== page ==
EDITORIAL - Still an unfinished revolution

EDITORIAL - Still an unfinished revolution

(The Philippine Star) - February 25, 2021 - 12:00am

The dictator who was ousted in the revolution now lies in the heroes’ cemetery, and his only son and namesake is said to be considering a stab at the presidency. Efforts to recover the billions stolen from public coffers during the Marcos regime have had spotty success. Part of the mind-boggling ill-gotten wealth has been recovered, but none of those accused of amassing the loot has ever gone to prison.

Corruption, as President Duterte has lamented, is deeply entrenched, from petty graft to large-scale plunder. The past five years have seen more people killed by police, ostensibly for resisting arrest in a brutal war on drugs, than the number of people, as listed by human rights groups, who were summarily executed in the entire dictatorial rule of Ferdinand Marcos.

With two of the biggest plagues of the Marcos dictatorship that fueled the 1986 people power revolt still very much around, it can be frustrating to consider that 35 years have passed since the peaceful uprising. It can be even more frustrating to consider that over the past three decades, the country has been overtaken in economic progress and many human development indicators by several other members of the Association of Southeast Asian Nations.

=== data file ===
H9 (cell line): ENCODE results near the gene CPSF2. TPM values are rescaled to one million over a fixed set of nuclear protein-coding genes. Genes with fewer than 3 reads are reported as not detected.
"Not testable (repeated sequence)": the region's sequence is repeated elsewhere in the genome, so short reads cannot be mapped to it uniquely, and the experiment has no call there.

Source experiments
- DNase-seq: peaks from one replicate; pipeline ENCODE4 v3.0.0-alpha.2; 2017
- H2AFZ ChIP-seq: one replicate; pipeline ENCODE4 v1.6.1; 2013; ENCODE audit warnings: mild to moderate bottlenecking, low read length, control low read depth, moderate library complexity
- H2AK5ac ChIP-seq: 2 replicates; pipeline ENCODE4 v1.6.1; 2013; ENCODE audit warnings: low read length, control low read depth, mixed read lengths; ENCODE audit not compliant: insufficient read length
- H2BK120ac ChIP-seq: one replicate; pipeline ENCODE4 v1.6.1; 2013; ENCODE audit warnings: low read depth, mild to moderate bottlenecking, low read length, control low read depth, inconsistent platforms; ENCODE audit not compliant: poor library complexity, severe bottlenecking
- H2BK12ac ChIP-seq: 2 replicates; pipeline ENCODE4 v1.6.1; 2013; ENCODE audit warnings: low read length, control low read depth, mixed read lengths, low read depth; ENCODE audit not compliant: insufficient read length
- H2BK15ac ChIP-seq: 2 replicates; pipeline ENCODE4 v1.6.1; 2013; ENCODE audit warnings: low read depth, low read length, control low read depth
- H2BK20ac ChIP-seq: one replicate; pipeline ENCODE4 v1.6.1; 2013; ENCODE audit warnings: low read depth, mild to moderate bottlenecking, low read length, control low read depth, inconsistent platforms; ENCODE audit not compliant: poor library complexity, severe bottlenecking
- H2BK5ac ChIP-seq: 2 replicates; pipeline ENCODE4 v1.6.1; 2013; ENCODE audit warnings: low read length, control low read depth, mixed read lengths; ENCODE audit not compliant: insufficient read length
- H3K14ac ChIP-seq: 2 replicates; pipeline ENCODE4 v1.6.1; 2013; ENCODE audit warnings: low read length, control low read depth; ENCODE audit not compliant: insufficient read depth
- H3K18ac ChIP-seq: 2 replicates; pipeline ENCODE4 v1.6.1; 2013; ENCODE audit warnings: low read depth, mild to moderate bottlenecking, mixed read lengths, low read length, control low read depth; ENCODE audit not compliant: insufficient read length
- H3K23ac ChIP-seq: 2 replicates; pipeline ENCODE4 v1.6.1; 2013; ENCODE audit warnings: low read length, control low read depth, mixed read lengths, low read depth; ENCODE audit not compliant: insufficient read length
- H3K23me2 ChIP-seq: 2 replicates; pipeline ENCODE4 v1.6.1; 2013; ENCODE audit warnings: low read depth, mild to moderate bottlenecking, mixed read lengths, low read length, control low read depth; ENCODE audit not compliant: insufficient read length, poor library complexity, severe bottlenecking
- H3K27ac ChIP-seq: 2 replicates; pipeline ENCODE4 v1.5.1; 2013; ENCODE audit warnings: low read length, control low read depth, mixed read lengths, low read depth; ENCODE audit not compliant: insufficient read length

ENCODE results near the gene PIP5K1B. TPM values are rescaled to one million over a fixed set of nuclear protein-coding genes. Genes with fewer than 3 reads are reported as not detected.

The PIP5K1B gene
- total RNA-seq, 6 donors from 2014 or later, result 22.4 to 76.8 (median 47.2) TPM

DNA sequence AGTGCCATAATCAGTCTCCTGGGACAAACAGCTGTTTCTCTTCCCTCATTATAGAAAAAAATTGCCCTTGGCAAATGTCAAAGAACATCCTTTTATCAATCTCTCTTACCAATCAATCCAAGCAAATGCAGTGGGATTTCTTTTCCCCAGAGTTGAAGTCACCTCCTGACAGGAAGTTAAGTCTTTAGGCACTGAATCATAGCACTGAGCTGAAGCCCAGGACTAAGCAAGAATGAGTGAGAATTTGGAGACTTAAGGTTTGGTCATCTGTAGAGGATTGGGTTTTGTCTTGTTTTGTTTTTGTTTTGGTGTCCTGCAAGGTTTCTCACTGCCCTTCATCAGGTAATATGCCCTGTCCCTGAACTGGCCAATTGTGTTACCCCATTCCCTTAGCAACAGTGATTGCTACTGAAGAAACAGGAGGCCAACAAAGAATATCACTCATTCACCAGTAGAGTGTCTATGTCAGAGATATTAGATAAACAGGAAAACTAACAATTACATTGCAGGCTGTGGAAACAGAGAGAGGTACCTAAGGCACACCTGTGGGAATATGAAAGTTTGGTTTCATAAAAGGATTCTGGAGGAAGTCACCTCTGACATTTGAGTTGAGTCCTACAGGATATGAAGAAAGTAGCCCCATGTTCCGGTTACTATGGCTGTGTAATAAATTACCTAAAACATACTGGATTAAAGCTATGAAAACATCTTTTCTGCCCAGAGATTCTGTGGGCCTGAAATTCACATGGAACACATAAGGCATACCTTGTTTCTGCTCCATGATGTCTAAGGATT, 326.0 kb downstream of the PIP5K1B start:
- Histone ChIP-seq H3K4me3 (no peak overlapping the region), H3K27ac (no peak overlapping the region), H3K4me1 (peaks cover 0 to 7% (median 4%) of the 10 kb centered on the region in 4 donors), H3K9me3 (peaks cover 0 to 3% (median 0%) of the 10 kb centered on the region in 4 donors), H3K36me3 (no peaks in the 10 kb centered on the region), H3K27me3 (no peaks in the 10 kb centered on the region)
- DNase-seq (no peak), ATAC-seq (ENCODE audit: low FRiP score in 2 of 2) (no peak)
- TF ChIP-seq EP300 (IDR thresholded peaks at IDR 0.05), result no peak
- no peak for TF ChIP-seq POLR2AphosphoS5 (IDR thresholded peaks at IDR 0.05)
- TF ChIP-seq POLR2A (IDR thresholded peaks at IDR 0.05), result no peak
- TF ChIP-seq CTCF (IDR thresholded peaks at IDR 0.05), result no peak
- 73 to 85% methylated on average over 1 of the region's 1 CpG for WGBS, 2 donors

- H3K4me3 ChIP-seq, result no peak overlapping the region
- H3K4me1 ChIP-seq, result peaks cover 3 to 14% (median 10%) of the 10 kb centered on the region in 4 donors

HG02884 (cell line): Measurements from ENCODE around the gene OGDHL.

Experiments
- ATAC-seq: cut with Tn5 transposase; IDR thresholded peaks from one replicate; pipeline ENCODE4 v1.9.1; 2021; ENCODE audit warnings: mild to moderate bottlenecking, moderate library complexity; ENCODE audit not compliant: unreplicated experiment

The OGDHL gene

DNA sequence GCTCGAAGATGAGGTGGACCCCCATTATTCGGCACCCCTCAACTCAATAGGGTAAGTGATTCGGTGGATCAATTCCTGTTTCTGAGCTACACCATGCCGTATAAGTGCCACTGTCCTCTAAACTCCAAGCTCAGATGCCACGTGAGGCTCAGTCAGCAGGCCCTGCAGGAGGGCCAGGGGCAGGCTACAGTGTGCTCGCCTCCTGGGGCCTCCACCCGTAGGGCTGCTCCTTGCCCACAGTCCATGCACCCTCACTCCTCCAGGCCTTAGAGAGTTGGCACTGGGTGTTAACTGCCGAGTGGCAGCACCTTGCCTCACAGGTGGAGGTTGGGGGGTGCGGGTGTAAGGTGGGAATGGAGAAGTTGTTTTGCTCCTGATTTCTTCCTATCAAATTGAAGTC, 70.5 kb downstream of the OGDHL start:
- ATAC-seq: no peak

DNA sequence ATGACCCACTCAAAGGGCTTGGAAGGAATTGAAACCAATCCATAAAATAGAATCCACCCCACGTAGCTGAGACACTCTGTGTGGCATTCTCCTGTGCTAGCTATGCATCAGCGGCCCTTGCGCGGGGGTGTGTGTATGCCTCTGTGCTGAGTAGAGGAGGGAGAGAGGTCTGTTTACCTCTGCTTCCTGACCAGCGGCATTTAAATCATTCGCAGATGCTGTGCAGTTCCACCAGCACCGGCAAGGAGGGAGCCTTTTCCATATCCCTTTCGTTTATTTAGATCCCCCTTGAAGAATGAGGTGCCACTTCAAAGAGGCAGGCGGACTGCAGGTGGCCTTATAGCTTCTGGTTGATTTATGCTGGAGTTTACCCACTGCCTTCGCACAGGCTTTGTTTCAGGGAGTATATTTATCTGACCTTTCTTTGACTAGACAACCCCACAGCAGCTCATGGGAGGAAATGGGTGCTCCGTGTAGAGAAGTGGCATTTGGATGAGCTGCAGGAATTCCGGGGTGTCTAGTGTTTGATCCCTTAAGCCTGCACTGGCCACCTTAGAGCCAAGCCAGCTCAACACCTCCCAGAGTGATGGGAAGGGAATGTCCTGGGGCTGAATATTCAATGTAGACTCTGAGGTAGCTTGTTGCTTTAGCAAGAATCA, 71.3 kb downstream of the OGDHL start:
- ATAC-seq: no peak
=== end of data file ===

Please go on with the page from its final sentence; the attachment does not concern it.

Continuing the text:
Democracy is a difficult system that needs a lot of heavy lifting to work. The reforms needed to make democratic institutions function well do not automatically fall into place after a revolution. Integrity and efficiency in public service, the rule of law, respect for civil liberties, social justice and the creation of a merit-based society do not happen overnight.

People empowerment also transcends revolutions, through quality education for all, equitable public health care, and the provision of decent livelihood opportunities that will make it unnecessary for Filipinos to seek employment overseas.

One of the surviving leaders of the EDSA revolt, former president Fidel Ramos, is reminding the nation that people power served as an opportunity for Filipinos to “make things right, to do things right.”

“The revolution is not over and the work remains unfinished,” Ramos said on the eve of the 35th anniversary of people power, which he described as a “resplendent moment for it represents the best of Filipinos.”

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